he father of Liverpool star Luis Diaz was finally freed by kidnappers on Thursday almost two weeks after he was captured by Colombian guerrillas, with manager Jurgen Klopp saying the player was very happy.
Diaz started Liverpool’s loss at Toulouse on Thursday night just hours after his father was taken into the hands of a ‘humanitarian commission’ made up of the Catholic church and the UN. The plan was to take Diaz Snr to a nearby city for medical checks.
First images released on Colombian television showed him wearing a cap and holding a drink, waving an arm in the air. Liverpool said they were ‘delighted by the news’ and thanked ‘all those involved in securing his release’.
Diaz was taken by the left-wing terror group on October 28 in an armed attack and a huge search was launched to locate and release him.
He was seized at gunpoint along with his wife and the government soon blamed Colombia’s last remaining rebel group, the National Liberation Army. Diaz’s mother, Cilenis Marulanda, was left behind in a car.
Officials said they could not rule out the possibility that he had been smuggled over the border to Venezuela through a dense jungle, meaning he would have been out of reach of Colombian police. A reward of about £40,000 was offered for crucial information.
Liverpool manager Klopp spoke movingly of the club’s support for their player who was told not to head home for security reasons. All members of his squad had paid visits to Diaz’s home to offer their support and the side’s Latin American players are thought to have taken the lead.
Armed men abducted Díaz Sr and his wife on 28 October in their home town of Barrancas in Colombia’s northern La Guajira state. Though Cilenis Marulanda, the footballer’s mother, was freed hours later, Díaz Sr was smuggled away on a motorbike.
Local reports alleged that he had been abducted by local mafia but the true identity of his captors was revealed on 2 November when a team of government officials negotiating with armed groups said the ELN, the country’s oldest active guerrilla group, held him hostage.
Local television channels showed Díaz Sr at an airstrip in the city of Valledupar in Colombia’s Cesar province on Thursday after he descended from a helicopter.
The government’s negotiating delegation at peace talks with ELN said in a statement it celebrated the liberation and that Díaz Sr was safe and sound, but that the kidnapping “should never have happened”.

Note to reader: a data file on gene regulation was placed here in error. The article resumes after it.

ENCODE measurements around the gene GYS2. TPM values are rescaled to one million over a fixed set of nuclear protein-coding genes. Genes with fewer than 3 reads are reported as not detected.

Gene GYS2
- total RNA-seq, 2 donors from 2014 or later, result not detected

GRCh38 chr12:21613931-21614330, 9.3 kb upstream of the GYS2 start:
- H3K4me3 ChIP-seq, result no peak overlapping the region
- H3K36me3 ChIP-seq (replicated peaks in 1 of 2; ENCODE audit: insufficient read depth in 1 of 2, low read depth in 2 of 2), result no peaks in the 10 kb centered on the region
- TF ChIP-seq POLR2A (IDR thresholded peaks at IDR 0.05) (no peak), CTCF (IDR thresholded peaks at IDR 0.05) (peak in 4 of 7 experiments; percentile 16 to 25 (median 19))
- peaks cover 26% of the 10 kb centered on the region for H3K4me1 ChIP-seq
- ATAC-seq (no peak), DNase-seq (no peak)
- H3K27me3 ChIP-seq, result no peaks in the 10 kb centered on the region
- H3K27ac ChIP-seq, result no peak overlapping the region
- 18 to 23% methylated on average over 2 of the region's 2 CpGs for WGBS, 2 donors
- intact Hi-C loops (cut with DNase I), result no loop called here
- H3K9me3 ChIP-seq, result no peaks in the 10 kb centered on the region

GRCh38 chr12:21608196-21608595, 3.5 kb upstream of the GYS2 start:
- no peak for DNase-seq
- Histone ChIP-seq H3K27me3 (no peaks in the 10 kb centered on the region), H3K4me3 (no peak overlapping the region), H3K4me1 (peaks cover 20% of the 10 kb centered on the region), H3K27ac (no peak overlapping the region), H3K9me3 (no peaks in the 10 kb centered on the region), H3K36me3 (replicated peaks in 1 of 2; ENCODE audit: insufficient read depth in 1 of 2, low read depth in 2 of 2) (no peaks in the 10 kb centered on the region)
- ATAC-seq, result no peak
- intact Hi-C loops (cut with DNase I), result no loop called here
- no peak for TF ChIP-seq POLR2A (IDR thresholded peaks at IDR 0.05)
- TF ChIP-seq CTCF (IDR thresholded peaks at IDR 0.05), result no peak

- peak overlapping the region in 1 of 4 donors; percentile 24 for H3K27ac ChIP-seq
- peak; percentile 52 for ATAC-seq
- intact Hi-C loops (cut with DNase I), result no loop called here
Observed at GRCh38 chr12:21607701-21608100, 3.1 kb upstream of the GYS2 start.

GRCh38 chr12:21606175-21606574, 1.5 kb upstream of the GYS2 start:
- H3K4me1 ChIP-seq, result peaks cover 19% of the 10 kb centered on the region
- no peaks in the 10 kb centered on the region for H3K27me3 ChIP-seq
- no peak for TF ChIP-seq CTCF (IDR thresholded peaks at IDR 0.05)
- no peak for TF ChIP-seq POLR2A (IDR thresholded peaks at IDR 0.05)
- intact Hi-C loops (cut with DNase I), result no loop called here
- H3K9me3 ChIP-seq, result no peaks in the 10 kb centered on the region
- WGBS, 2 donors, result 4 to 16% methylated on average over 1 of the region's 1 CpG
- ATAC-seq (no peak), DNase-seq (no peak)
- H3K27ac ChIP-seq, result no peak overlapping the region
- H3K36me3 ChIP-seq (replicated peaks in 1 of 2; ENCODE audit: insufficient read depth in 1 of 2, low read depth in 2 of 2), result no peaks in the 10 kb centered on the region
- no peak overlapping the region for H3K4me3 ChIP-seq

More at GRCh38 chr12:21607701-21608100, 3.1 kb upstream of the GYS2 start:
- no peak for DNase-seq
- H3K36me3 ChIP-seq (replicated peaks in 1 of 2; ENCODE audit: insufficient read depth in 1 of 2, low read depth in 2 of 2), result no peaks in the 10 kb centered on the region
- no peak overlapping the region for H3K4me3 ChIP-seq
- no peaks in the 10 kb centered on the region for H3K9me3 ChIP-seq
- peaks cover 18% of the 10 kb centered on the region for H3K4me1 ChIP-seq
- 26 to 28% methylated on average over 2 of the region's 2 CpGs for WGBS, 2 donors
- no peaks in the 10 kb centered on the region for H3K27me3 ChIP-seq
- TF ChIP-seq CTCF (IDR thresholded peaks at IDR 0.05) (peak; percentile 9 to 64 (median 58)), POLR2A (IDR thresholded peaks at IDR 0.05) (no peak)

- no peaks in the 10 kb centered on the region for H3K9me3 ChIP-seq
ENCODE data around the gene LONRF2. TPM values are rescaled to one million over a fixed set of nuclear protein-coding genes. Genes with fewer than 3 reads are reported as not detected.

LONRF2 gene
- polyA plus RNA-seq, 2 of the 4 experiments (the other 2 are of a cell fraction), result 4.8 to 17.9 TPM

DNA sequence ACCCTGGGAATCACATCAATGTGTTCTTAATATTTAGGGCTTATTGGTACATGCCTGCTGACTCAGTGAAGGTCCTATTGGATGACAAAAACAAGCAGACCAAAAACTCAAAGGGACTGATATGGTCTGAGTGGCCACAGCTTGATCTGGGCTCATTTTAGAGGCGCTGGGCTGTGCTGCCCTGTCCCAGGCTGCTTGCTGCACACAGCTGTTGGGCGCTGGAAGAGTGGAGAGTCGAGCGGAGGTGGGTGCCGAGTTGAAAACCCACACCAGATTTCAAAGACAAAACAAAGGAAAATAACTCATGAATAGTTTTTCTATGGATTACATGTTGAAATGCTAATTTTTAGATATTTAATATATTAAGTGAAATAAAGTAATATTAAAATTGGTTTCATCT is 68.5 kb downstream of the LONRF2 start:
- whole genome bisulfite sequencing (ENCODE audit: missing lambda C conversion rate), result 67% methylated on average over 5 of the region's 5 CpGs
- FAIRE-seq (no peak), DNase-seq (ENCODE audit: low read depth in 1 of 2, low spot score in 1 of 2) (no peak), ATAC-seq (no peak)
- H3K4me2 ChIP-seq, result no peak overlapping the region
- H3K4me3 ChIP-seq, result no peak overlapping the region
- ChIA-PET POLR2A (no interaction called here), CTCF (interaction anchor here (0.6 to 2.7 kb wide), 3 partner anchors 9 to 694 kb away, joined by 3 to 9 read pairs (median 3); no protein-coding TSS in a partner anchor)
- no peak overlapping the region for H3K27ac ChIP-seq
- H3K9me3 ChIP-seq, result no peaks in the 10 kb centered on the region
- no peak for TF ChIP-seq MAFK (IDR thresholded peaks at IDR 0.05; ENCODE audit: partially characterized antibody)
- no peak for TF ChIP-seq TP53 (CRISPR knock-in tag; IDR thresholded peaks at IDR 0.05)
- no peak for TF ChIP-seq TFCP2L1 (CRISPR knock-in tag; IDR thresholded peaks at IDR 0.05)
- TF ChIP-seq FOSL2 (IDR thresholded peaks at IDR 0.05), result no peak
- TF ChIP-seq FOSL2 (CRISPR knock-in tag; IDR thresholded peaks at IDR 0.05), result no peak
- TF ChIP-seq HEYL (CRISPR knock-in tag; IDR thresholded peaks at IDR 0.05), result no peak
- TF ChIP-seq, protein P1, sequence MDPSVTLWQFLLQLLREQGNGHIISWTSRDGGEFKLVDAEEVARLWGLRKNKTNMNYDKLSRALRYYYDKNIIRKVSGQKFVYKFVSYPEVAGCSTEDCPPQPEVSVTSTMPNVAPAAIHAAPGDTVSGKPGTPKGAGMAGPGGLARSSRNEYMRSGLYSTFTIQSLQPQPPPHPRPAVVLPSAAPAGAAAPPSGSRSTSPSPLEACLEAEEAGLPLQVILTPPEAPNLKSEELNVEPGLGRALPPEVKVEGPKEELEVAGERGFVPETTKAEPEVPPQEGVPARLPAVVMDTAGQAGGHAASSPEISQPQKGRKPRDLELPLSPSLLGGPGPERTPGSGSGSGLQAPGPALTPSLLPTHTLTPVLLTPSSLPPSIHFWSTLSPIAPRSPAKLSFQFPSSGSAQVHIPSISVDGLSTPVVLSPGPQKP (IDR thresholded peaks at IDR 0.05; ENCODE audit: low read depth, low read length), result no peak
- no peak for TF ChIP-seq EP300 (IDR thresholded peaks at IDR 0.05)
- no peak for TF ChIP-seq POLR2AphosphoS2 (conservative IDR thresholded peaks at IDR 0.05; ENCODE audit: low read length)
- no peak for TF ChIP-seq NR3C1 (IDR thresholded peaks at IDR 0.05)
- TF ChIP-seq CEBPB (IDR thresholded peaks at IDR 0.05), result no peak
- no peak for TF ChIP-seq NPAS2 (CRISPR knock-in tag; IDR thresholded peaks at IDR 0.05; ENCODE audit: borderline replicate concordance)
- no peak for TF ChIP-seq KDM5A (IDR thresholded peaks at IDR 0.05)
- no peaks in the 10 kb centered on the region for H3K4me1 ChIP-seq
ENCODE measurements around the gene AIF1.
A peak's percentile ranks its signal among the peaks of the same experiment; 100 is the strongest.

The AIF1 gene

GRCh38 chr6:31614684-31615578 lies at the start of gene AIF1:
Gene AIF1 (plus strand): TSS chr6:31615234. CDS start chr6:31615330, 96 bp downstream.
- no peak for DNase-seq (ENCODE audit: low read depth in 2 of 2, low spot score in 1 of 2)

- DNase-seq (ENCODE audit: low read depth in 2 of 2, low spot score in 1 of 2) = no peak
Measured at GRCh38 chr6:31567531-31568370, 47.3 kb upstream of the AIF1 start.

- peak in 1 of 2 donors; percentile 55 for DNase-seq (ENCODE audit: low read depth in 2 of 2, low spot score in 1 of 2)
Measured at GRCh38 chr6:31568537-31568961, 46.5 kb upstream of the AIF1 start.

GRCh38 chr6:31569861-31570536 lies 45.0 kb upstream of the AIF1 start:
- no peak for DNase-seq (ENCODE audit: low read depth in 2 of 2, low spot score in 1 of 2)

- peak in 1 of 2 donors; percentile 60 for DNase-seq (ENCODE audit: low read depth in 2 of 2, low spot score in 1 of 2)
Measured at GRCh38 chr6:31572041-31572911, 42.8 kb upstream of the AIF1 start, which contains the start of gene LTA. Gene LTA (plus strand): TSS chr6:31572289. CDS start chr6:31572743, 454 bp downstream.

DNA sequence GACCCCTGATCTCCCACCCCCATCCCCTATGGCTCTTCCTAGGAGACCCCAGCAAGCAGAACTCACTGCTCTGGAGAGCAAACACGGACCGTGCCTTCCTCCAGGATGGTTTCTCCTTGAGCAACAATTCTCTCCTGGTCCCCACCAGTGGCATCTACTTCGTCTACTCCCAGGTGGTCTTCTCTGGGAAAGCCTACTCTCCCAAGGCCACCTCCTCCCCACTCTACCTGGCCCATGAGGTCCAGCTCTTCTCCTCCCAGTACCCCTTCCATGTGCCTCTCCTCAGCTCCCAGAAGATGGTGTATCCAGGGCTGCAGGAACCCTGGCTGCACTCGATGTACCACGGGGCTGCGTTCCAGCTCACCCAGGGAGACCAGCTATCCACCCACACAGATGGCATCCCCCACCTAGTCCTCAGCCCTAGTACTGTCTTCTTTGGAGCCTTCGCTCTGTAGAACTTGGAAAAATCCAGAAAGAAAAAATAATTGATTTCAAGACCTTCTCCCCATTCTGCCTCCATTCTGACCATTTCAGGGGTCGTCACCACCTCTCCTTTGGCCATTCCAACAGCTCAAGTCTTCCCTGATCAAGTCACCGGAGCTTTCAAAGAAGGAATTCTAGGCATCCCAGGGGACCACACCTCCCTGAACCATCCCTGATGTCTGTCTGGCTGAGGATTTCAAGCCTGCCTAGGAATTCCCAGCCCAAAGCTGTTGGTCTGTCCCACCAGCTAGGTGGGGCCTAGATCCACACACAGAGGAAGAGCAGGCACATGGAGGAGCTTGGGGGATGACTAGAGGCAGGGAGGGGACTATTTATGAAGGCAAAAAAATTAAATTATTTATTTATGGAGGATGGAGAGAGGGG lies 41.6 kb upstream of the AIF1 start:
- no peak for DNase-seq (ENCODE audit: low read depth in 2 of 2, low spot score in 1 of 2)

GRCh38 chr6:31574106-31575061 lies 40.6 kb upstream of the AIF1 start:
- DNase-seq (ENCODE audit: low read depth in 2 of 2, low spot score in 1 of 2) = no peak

“The current process with the ELN has advanced like no other until today. Regardless, our delegation considers that the kidnapping of Luis Manuel Díaz has placed our dialogue in a critical situation and because of it, the time has come to take decisions to eliminate kidnapping,” the statement said.
ELN leaders pledged on 2 November to free the 56-year-old, raising hopes of his imminent release, but Díaz’s family, Colombians and football fans across the world were left waiting anxiously for news of his freedom for almost another week.
Colombia’s president, Gustavo Petro, earlier criticised the armed rebels for putting Díaz’s life in unnecessary danger and harming peace negotiations with the government.
“There is a willingness expressed by the [ELN’s leadership] to release him as soon as possible but the hours pass and, as time passes, the circumstances in which Mr Diaz is in become very dangerous,” Petro told journalists in Washington DC last Friday.
Díaz’s family demanded proof this week that he was still alive as fears grew for his safety.
The ELN has blamed the Colombian military – which has been combing a mountain range bordering Venezuela for signs of Diaz’s whereabouts – for the delays.
It is not yet clear who brokered his freedom and whether the armed rebels received payment in exchange for freeing him.
Díaz Jr joined Liverpool from Porto for €40m in January 2022, quickly proving himself one of the club’s most talented players and the Colombian national team’s brightest star. The 26-year-old was absent from Liverpool’s squad against Bournemouth and Nottingham Forest but returned to play Luton on Sunday, scoring an injury-time equaliser.
The ELN’s involvement in Díaz Sr’s capture has cast the world’s eyes on the human rights violations committed by the guerrillas and threatens to derail peace negotiations with armed groups in Colombia. The ELN agreed to a six-month ceasefire with the government in June this year and pledged not to take civilians hostage.
Sergio Guzmán, the director of Colombia Risk Analysis, said: “The kidnapping of the parents of one of Colombia’s soccer stars and most beloved public figures undermines credibility in the peace process, undermines the credibility of the ELN and worsens the government’s ability to sell Total Peace as a credible alternative to Colombia’s long history of violence and conflict.”
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